Wells Fargo has agreed to pay $1.2 billion to settle civil mortgage fraud claims against the bank and Wells Fargo executive Kurt Lofrano, according to an announcement from the Department of Justice on Friday.
According to the announcement, Wells Fargo agreed to pay $1.2 billion and admitted, acknowledged, and accepted responsibility for certifying that certain residential home mortgage loans were eligible for FHA insurance when they were not. As a result, according to the announcement, when some of those loans defaulted, the government had to pay the FHA insurance claims.
“This Administration remains committed to holding lenders accountable for their lending practices,” HUD Secretary Julián Castro said. “The $1.2 billion settlement with Wells Fargo is the largest recovery for loan origination violations in FHA’s history. Yet, this monetary figure can never truly make up for the countless families that lost homes as a result of poor lending practices.”
The settlement stems from Wells Fargo’s participation in the Direct Endorsement Lender program, a federal program administered by the Federal Housing Administration. Wells Fargo has the authority to originate, underwrite, and certify mortgages for FHA insurance based on the bank’s status as a Direct Endorsement Lender. If a loan that has been approved for FHA insurance later defaults, the mortgagee may submit an insurance claim to HUD for the balance of the loan, which HUD must pay.
The DOJ said that between May 2001 and October 2005, Wells Fargo—the largest HUD-approved residential mortgage lender— engaged in a “regular practice of reckless origination and underwriting of its FHA retail loans, all the while knowing that it would not be responsible when the defective loans went into default.” The DOJ said that the bank hired temporary staff that was not properly trained in order to increase the volume of these loans and also applied pressure on its underwriters to approve more FHA loans.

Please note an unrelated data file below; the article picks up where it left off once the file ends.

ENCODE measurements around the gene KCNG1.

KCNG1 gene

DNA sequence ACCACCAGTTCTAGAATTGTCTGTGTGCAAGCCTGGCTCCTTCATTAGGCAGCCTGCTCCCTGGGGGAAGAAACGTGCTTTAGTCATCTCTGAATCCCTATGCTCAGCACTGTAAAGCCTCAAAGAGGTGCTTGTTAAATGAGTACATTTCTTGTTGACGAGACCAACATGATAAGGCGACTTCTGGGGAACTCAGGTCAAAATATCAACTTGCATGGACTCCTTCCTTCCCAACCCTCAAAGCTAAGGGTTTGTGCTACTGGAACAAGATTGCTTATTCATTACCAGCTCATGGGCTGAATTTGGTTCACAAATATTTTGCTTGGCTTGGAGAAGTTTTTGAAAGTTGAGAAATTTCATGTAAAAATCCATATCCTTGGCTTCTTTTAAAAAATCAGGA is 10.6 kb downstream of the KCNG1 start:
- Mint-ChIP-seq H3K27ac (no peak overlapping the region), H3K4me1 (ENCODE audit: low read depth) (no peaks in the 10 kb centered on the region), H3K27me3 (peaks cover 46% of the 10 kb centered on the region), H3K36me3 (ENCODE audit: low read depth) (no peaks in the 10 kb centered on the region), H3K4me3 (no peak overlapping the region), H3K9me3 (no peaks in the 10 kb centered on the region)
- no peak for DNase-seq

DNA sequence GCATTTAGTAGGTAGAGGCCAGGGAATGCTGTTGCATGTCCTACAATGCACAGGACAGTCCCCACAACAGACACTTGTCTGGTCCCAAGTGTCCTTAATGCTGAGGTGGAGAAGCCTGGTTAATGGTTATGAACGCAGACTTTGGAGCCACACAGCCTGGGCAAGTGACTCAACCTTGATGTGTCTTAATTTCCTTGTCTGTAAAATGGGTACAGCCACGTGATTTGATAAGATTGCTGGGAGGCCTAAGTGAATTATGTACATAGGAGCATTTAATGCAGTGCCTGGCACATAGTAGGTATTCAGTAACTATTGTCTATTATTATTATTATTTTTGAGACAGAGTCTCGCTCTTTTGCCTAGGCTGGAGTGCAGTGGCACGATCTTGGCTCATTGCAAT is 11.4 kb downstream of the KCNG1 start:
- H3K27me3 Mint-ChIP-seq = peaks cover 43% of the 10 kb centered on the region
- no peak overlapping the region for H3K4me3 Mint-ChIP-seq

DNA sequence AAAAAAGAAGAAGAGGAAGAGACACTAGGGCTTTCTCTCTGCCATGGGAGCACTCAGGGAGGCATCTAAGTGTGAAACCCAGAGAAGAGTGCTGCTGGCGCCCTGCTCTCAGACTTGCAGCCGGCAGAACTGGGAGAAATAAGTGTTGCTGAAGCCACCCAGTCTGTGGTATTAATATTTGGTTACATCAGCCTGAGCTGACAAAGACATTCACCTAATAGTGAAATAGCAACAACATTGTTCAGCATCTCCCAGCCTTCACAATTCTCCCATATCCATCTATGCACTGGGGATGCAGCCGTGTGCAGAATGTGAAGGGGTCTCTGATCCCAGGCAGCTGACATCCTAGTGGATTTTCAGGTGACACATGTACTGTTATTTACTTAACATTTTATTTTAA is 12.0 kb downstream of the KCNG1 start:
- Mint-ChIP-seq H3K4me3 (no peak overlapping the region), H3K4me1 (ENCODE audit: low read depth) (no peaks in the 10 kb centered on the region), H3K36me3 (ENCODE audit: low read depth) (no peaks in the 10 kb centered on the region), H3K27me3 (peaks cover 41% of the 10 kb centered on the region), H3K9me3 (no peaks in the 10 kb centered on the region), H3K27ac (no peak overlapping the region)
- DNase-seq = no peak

“Predictably, as a result, Wells Fargo’s loan volume and profits soared, but the quality of its loans declined significantly,” the DOJ said.
“Wells Fargo has helped millions of people buy homes and we will continue to meet the financing needs of the customers and communities the FHA program is intended to serve.”
Franklin Codel, Wells Fargo
According to the DOJ, Wells Fargo then failed to self-report to HUD the bad loans that it was originating. The DOJ said that Lofrano, in his capacity as VP of Credit Risk-Quality Assurance, executed annual certifications required by HUD for the bank’s participation in the Direct Endorsement Lender program on Wells Fargo’s behalf for the years in question.
“Today, Wells Fargo, one of the biggest mortgage lenders in the world, has been held responsible for years of reckless underwriting, while relying on government insurance to deal with the damage,” said U.S. Attorney Preet Bharara for the Southern District of New York. “Wells Fargo has long taken advantage of the FHA mortgage insurance program, designed to help millions of Americans realize the dream of home ownership, to write thousands and thousands of faulty loans. Driven to maximize profits, Wells Fargo employed shoddy underwriting practices to drive up loan volume, at the expense of loan quality. Even though Wells Fargo identified through internal quality assurance reviews thousands of problematic loans, the bank decided not to report them to HUD. As a result, while Wells Fargo enjoyed huge profits from its FHA loan business, the government was left holding the bag when the bad loans went bust. With today’s settlement, Wells Fargo has finally resolved the years-long litigation, adding to the list of large financial institutions against which this office has successfully pursued civil fraud prosecutions.”
In a press release, President of Wells Fargo Home Lending Franklin Codel said, “Today’s court filing details a previously announced agreement in principle that resolves not only the pending lawsuit filed by the U.S. Attorney for the Southern District of New York, but also a number of other potential claims going back as far as 15 years in some cases. It allows us to put the legal process behind us, and to focus our resources and energy on what we do best—serving the needs of the nation’s homeowners.”
Codel continued, “We are dedicated to providing access to credit to a broad range of customers through offerings that exist today as well as new products and programs on the horizon. Wells Fargo has helped millions of people buy homes and we will continue to meet the financing needs of the customers and communities the FHA program is intended to serve.”